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Gecko-Inspired DARPA Technology Helps Humans Scale Walls

June 6, 2014
By Sandra Jontz

Spider-Man goes green, and we don’t mean environmentally friendly. How a DARPA project involving gecko-inspired paddles could help humans scale walls.

Teams to Vie for $2 Million Prize in DARPA’s Cyber Grand Challenge

June 3, 2014
By Sandra Jontz

In the two-year Cyber Grand Challenge, 35 teams will vie for a $2 million grand prize and the honor of trying to devise a fully automated system to defend against cyber attacks.

Army Researchers Plotting Upgrades to 3-D Mapping Technology

May 29, 2014
By Sandra Jontz

U.S. Army researchers improved on the service’s 3-D terrain mapping system by reducing the system’s weight by 250 pounds and making the BuckEye operational from drones. Now they are developing a capability allowing the system to collect data from higher altitudes, covering a larger swath of land and considerably improving the technology’s efficacy, Michael A. Harper, director of the Warfighter Support Directorate at the U.S. Army Geospatial Center, says.

The High Resolution 3-D Terrain Data system is a multipurpose platform supporting requirements for collection of unclassified geospatial data for terrain mapping. BuckEye operates on manned and unmanned aircraft and consists of a 60-megapixel color camera working in conjunction with the Light Detection and Ranging (LIDAR) system to provide the high-resolution data.

“We spent some research and development dollars on trying to reduce the size and weight … Traditionally, it’s 350 pounds, but we significantly reduced it to a 100-pound payload to go into an unmanned aerial system,” Harper says, adding that troops operate two BuckEye unmanned aerial systems now in Afghanistan.

Army engineers too are working with industry to improve the capability tenfold. Currently, the BuckEye system scans and collects data from about 100 square kilometers per four-hour mission. “With BuckEye 2, which is what we refer to the prototype as, we’ll collect about 1,000 square kilometers in that same time period. By increasing the power of the laser, you can fly from a higher altitude, and when you go to a higher altitude, it improves your swath of the ground,” says Harper, who declined to name the company collaborating with Army researchers until the prototype and testing are complete sometime this fall.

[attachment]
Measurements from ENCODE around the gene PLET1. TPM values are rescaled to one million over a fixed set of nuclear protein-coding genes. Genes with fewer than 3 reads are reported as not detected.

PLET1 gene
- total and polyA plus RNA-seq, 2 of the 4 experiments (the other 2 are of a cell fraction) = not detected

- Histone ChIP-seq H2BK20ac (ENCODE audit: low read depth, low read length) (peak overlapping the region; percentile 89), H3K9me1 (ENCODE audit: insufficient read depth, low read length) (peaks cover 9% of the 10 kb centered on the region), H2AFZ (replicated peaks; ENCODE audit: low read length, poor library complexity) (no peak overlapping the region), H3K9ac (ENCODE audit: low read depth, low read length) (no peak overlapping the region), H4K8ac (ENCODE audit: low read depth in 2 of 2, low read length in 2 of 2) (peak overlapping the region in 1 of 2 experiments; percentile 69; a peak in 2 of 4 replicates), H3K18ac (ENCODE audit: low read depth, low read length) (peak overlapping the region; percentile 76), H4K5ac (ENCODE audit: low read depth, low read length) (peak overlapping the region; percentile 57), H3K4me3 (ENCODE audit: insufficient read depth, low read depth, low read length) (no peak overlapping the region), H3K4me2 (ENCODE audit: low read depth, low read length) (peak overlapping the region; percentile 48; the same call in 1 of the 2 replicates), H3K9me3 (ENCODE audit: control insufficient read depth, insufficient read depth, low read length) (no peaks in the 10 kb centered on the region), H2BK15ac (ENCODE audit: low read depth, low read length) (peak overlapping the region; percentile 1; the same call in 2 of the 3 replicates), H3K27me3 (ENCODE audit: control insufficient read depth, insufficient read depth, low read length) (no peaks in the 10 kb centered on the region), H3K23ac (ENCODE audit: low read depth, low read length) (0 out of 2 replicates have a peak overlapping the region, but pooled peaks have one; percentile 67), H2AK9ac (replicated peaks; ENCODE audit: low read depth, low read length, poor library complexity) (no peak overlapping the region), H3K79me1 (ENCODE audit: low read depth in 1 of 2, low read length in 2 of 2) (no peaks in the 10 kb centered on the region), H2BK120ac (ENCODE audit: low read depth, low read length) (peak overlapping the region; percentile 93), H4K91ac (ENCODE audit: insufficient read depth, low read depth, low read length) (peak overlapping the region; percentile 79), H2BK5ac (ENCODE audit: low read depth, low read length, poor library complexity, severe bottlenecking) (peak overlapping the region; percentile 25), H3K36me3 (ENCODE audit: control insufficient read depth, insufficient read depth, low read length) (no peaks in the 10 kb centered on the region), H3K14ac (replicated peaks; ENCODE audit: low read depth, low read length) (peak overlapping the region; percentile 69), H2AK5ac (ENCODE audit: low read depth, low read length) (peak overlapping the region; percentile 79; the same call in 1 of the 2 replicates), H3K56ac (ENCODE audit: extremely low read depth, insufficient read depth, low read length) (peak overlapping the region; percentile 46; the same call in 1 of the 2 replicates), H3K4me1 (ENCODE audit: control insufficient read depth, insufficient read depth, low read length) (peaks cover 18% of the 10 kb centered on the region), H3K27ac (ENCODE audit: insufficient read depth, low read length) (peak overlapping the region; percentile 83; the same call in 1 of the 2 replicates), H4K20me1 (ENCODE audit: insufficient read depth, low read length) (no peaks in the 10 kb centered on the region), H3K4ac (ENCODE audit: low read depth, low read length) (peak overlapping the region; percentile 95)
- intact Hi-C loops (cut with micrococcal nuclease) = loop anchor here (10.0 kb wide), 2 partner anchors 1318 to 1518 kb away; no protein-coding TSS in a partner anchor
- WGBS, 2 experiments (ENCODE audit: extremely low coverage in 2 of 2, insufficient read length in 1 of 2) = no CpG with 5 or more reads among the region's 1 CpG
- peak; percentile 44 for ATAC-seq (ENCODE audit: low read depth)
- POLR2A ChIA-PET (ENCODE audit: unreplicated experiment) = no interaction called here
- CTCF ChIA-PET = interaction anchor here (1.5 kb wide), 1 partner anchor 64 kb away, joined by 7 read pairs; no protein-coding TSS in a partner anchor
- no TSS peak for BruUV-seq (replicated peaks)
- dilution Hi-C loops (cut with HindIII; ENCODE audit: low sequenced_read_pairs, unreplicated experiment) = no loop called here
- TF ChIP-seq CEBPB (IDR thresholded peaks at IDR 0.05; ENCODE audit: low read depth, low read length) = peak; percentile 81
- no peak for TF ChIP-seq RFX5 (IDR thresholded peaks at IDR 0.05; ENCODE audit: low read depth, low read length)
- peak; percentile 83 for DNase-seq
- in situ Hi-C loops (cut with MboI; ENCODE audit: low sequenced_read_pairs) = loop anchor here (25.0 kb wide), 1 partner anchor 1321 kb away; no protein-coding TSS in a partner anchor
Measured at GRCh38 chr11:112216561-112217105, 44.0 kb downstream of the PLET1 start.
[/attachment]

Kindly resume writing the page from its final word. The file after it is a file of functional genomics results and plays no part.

Senate Defense Bill Calls for Better Incentives For Cyber Warriors

May 28, 2014
By Sandra Jontz

Cyber warfare garnered attention and funding earmarks in the Senate Armed Services Committee’s version of the fiscal 2015 Defense Department spending bill as lawmakers want to see federal civilian jobs pay more competitive salaries to keep up with the industry work force.

Resiliency and Recovery Offset Cybersecurity Detection Limits

May 27, 2014
By Beverly Mowery Cooper

Not only is the cost of cyber intrusion severe, the likelihood of it occurring is assured. Cybersecurity defenses must be flexible, innovative and persistent to address an ever-changing threat.

DARPA Unveils Hack-Proof Drone, Bomb Bot

May 23, 2014
By Sandra Jontz

The Defense Advanced Research Projects Agency (DARPA) has unveiled a drone and a mini bomb-detecting bot that operate on secure software that officials say make them hack-proof.

NATO Testing Intelligence, Surveillance and Reconnaissance Capabilities

May 16, 2014
By George I. Seffers

Representatives from the U.S. Army and Air Force, along with 17 NATO nations and three partner nations, will participate in a joint reconnaissance trial in Norway this month to test and evaluate intelligence, surveillance and reconnaissance concepts and technologies.

Scientists' Experiment Regrows Muscle in Wounded Legs

May 16, 2014
By Sandra Jontz

Scientists from the University of Pittsburgh School of Medicine might have discovered a way to get bodies to regrow muscle following traumatic injuries.

Navy Scientists Create Harder Ceramic for Armor Windows

May 15, 2014
By Sandra Jontz

Scientists with the U.S. Naval Research Lab are the first to succeed at creating a ceramic window for all types of military vehicles that is not only 50 percent harder than current materials, but lighter, more crack resistant and likely to be a cost-saving endeavor, researchers say.

The Drive Toward the JIE Has Multiple Fronts

May 14, 2014
By Robert K. Ackerman

The battle toward a unified defense information architecture is being waged on several fronts as different organizations and disciplines strive to break down silos and give the Defense Department its Joint Information Environment. Leading defense communicators agree that the force cannot prevail in future operations without a single information environment, but they must ensure that it does not ignore the specific needs of some individual elements within the defense community.

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